Hawaii judges, prosecutors, public defenders, law enforcement and others are working together to figure out which of the more than 5,000 inmates in the state’s correctional facilities can be safely released to mitigate COVID-19 risks.
The Attorney General’s Office says it will coordinate a remote-access meeting to be held Friday to develop a plan.
On Monday, the state Office of the Public Defender filed a petition with the Hawaii Supreme Court urging the court to issue an order commuting or suspending jail sentences for certain low-level offenders, including misdemeanants and petty misdemeanants.
The Supreme Court ordered the attorney general and county prosecutors to come up with a plan.
Hawaii Attorney General Clare Connors “recognized the urgent need to mitigate the risk of COVID-19 spreading in the state’s corrections system, but noted the important duty of law enforcement to protect the public and ensure the fair administration of justice,” according to a news release from the AG’s office.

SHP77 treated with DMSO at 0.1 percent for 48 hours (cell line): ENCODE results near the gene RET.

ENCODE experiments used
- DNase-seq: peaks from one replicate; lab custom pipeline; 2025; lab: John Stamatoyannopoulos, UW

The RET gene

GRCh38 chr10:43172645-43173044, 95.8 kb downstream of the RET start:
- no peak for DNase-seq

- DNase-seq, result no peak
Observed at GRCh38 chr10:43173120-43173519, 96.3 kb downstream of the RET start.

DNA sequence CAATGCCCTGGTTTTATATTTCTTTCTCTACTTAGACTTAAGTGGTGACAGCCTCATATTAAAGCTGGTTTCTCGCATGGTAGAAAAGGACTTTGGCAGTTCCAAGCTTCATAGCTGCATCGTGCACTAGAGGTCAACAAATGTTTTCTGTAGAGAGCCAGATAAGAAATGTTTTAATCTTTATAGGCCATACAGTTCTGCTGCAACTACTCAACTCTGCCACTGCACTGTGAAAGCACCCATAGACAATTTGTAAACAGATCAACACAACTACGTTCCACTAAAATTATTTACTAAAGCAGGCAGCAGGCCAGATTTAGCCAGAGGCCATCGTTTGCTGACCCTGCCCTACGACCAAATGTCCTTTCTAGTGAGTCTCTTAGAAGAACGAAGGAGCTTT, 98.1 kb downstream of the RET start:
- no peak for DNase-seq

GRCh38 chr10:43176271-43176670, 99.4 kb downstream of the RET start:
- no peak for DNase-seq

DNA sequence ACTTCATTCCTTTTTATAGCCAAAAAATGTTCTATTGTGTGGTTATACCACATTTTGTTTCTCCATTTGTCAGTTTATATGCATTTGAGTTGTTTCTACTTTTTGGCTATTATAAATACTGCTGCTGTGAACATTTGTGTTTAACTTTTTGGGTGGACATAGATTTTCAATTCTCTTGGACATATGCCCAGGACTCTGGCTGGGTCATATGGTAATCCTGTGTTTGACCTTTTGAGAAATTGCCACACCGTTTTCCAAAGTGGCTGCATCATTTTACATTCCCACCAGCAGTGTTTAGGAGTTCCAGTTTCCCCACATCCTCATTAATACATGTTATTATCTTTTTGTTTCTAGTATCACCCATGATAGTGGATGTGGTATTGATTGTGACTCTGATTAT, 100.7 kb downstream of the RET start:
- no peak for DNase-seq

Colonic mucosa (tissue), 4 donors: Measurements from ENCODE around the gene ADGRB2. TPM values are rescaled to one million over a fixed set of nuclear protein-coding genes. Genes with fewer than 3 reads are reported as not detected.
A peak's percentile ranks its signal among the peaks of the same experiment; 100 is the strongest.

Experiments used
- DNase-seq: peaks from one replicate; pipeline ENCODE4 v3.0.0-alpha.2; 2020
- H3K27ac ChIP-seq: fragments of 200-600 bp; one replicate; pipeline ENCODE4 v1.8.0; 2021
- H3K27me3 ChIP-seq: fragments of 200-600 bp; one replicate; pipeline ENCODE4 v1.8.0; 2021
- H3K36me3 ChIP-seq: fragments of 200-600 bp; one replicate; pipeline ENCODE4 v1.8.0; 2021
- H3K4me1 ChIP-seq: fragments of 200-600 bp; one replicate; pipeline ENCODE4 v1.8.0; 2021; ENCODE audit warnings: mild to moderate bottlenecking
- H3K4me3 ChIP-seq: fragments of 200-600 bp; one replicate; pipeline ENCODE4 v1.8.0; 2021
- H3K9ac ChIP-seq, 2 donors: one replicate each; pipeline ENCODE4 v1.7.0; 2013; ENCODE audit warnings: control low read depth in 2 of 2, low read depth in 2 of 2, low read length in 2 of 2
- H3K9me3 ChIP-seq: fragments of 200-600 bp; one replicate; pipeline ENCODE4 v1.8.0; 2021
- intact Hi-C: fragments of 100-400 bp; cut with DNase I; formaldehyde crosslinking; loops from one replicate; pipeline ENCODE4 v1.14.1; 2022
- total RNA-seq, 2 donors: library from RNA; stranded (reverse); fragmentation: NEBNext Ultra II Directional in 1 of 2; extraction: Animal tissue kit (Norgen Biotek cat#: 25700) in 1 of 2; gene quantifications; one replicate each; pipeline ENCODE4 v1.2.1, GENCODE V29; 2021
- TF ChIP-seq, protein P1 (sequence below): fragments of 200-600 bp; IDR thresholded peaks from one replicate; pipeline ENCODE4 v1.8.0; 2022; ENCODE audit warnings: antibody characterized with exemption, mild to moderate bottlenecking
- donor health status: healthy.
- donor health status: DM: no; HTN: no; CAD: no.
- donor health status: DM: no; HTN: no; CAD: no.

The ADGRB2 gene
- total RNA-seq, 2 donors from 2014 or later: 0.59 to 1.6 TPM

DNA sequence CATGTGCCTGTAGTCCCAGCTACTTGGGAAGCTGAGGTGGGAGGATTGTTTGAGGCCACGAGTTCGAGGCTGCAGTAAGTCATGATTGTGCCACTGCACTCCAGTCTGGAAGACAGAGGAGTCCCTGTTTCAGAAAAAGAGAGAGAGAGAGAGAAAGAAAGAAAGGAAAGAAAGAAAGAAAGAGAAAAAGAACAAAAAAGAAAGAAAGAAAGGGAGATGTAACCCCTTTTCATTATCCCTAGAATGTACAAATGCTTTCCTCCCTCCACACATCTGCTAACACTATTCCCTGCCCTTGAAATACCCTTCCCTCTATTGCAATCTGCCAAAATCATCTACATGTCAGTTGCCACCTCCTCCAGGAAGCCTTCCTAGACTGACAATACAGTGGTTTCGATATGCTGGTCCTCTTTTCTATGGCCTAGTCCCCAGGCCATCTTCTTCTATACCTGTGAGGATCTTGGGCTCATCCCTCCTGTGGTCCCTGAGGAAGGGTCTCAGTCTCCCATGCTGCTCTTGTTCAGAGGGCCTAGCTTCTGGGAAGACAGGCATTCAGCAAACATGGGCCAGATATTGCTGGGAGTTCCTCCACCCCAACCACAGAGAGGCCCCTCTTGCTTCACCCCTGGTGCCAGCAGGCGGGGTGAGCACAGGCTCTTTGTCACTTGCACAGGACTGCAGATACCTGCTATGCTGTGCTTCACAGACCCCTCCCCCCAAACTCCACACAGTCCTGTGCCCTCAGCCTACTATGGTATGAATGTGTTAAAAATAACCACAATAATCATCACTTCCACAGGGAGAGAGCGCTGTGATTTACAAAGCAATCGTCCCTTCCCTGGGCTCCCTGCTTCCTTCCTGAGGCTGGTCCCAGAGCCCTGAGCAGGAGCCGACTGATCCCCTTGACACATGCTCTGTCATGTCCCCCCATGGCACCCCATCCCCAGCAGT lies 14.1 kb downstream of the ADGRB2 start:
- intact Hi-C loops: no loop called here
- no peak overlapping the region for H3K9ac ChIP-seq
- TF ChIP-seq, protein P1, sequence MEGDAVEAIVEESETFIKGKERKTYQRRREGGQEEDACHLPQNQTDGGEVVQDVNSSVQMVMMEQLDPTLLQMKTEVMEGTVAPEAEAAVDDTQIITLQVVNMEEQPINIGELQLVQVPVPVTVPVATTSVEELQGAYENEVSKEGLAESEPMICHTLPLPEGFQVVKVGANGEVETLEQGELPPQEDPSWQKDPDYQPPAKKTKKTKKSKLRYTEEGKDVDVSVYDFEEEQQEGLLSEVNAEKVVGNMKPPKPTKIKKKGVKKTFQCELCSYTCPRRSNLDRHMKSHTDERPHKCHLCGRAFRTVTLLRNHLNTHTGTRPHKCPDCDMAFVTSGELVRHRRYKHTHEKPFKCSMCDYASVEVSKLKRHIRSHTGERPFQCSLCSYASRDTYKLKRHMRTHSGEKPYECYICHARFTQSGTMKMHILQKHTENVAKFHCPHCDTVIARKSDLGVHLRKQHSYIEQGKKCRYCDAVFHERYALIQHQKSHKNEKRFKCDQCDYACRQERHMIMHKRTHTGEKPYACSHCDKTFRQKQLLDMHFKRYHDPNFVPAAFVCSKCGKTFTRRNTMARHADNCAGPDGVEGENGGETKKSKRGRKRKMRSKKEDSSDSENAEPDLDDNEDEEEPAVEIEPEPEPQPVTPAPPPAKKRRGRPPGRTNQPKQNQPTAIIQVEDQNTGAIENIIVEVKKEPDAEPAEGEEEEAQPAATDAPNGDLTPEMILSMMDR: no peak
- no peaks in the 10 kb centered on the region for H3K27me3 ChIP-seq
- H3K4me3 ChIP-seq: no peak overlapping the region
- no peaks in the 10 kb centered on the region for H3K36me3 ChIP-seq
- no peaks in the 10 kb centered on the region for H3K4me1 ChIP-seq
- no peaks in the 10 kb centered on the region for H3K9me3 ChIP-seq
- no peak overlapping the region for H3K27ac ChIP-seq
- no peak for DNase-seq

“Temporarily releasing inmates or suspending jail sentences could create risks of harm to victims and other persons in the community,” she said. “All sectors of the criminal justice system should participate in this unprecedented process of re-evaluating the need to incarcerate certain inmates in order to reduce the danger of COVID-19 spreading in our jail system.”
At the Friday meeting, the group will discuss the process for evaluating who will be released, the AG’s office said.
The evaluation will also consider whether the released inmate has a place to go, if he or she will put another person at risk and also ensure that the release would not “further tax the limited government resources that are focused on addressing the general spread of COVID-19 in the community,” according to the news release.
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